Fun facts from Disney Cruise Line’s two largest ships

The Disney Blog

Disney is planning to add three new ships to its Disney Cruise fleet. They should sail into service beginning in 2021 and follow at one a year until the third hits the high seas in 2023. Right now are the two ships in the Dream class, the Disney Dream which had its first cruise in Spring 2011 and the Disney Fantasy, which joined as the fourth ship in 2012.

Here are a few fun facts about the Disney Dream and Disney Fantasy.

The ship’s horn on the Disney Fantasy and Disney Dream is a prominent element of the “Sailing Away” deck party at the start of every cruise and is quite the musical talent. The horns are able to sound the first musical line of “When You Wish Upon a Star” as well as the second line of the song (“makes no difference who you are”) plus, several measures of “Yo Ho (A Pirate’s Life for Me),” “It’s a Small World,” “Be Our Guest,” “Hi Diddle Dee Dee (An Actor’s Life for Me)” and “A Dream is a Wish Your Heart Makes.” New in October 2015, the Disney Dream added “Do You Want to Build a Snowman?” to her horn’s musical repertoire.

Here are the two ships having an epic ship’s horn battle in 2012 during the media preview cruise:

The characters Dumbo and Timothy on the Disney Fantasy’s stern weigh in at more than 2,300 pounds. Dumbo is a little more than eight feet long from head to tail with an “ear span” of seven feet. Timothy sits 2’6” tall on Dumbo’s hat and is holding a paint brush that’s about 3’10” long. Dumbo was sculpted from large foam blocks by Walt Disney Imagineering artists in Glendale, Calif. The sculpted pieces were then shipped to Florida where Disney craftsmen and artists created him in fiberglass and paint over a frame of marine-grade stainless steel. The duo was installed in Papenburg, Germany.

The characters Dumbo and Timothy on the Disney Fantasy’s stern weigh in at more than 2,300 pounds. Dumbo is a little more than eight feet long from head to tail with an “ear span” of seven feet. Timothy sits 2’6” tall on Dumbo’s hat and is holding a paint brush that’s about 3’10” long. Dumbo was sculpted from large foam blocks by Walt Disney Imagineering artists in Glendale, Calif. The sculpted pieces were then shipped to Florida where Disney craftsmen and artists created him in fiberglass and paint over a frame of marine-grade stainless steel. The duo was installed in Papenburg, Germany.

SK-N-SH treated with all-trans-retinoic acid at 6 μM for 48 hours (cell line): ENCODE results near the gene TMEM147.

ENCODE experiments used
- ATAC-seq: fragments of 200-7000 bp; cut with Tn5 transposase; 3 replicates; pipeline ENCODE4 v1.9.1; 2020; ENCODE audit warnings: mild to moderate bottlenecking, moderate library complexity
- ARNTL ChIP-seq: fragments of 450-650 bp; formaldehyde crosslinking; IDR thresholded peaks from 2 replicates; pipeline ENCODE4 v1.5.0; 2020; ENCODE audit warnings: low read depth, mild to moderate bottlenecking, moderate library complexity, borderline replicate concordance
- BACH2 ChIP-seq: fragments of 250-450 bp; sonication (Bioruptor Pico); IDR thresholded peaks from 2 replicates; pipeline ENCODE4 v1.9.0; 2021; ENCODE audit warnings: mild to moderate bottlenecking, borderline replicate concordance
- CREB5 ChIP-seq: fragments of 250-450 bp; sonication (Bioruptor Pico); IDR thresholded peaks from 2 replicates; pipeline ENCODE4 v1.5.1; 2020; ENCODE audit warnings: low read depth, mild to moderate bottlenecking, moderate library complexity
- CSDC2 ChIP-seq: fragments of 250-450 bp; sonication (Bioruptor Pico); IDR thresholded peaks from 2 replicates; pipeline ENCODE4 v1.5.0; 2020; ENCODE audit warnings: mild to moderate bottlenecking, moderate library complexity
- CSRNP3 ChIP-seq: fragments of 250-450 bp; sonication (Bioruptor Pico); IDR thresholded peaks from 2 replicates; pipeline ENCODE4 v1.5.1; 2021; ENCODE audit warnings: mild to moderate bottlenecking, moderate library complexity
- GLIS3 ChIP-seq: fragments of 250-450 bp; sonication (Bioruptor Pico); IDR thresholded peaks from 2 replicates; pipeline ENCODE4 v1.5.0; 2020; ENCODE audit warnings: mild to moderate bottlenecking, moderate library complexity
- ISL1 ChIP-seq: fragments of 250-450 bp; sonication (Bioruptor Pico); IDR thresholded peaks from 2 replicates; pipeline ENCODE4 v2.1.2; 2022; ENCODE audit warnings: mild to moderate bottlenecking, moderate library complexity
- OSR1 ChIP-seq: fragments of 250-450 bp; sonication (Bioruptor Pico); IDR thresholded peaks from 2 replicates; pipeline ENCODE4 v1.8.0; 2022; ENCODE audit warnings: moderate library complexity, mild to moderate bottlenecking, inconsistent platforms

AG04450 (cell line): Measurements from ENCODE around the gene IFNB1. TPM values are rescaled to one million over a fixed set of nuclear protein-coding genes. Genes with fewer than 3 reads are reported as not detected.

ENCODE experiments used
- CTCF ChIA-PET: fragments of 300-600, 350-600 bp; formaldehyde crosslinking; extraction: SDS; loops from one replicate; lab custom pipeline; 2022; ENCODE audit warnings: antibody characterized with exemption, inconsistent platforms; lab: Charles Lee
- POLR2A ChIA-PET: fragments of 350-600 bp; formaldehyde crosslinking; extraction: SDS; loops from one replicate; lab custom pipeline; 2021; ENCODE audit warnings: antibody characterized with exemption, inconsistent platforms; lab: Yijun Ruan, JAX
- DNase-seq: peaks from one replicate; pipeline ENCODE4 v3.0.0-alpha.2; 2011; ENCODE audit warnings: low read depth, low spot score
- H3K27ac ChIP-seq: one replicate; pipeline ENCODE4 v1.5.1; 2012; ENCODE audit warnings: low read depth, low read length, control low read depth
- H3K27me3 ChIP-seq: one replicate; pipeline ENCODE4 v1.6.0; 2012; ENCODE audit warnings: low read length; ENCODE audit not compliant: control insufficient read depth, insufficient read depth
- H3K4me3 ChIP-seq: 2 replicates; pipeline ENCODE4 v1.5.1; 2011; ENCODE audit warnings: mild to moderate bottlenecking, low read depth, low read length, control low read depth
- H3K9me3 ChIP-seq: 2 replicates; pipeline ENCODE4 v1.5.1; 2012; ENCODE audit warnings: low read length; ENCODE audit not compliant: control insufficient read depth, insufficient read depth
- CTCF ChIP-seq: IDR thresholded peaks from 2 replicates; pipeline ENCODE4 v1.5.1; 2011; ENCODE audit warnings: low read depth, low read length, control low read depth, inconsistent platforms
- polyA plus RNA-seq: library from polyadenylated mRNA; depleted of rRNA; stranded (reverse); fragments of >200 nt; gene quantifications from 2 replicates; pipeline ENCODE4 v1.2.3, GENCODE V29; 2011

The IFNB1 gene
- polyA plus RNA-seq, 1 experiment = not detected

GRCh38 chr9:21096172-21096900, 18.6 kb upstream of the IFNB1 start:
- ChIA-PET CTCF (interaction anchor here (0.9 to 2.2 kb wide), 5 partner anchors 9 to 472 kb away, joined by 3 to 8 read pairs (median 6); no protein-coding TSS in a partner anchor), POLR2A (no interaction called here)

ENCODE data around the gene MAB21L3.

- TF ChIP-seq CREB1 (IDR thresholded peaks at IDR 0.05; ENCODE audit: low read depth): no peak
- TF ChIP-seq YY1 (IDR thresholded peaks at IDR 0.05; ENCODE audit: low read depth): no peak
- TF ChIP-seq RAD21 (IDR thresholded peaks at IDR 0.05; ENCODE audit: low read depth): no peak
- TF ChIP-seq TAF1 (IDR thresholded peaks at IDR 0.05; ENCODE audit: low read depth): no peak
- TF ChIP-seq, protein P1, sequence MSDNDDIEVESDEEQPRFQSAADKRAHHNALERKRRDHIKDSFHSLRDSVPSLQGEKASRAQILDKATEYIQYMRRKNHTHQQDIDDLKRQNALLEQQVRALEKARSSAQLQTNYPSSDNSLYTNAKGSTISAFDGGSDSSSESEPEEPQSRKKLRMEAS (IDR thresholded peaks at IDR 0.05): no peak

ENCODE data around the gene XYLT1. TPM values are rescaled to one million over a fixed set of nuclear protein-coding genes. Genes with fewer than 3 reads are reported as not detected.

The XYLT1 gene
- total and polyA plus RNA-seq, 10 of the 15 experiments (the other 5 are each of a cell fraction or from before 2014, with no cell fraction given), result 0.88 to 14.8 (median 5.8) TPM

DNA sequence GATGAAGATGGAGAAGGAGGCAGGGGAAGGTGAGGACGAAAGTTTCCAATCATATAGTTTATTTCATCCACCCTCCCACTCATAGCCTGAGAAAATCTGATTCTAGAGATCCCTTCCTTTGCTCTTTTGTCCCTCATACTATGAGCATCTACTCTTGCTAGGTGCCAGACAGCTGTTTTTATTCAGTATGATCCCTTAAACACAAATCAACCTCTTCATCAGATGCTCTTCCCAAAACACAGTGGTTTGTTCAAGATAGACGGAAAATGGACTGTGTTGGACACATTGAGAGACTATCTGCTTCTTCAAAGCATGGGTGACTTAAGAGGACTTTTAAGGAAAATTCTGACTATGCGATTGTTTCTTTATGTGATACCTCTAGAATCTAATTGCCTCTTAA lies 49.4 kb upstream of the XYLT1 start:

The Sorcerer Mickey Mouse on the Disney Dream’s stern is about 14 feet long. Constructed of stainless steel and fiberglass, it weighs approximately 2,500 pounds. The “ornament” was sculpted at Walt Disney Imagineering in California, structurally designed by engineers at Disney Cruise Line and Meyer Werft in Germany, manufactured in Sarasota, Fla., finish-painted in Orlando, and then transported by ship to Germany for final installation on the Disney Dream. From sculpture to the stern of the Disney Dream was a journey of about 15,000 miles for Mickey Mouse.

The Art Nouveau-inspired chandelier on the Disney Fantasy cascades downward from a massive, illuminated stained-glass flourish on the ceiling in vibrant hues of greens and blues. The chandelier itself is more than 10 feet in diameter, a one-of-a-kind work of art evoking a peacock in stained glass and more than 60,000 clear Swarovski crystal beads.

The Disney Dream’s Art Deco-style chandelier sparkles with thousands of hand-crafted crystal beads and glows with colorful glasswork. Crafted in Brixen, located in Northern Italy, the chandelier is 22 feet diameter at the ceiling plate and comes down 13 feet from the ceiling. It is 24kt gold plated with a total of 88,680 Swarovski crystal beads ranging in size from 6mm to 12mm.

At 1,115 feet, the Disney Fantasy and Disney Dream are longer than the height of the Eiffel Tower in Paris (1,063 feet) and longer than the height of New York City’s famous Chrysler Building (1,047 feet).

All three of the, as yet unnamed, new ships are expected to have their own unique experiences, although they’ll share a general design. They will be slightly larger that the Disney Dream class ships, but have about the same number of staterooms.

stacey-frost-headshotIf you would like more information on booking a cruise aboard any Disney Cruise Line ship, please send an email to Pixie Vacations authorized Disney travel agent Stacey Frost ([email protected]), call (407) 454-1477 or fill out this form for complimentary travel planning. Your use of this free service to book your travel will help support The Disney Blog. Thank you.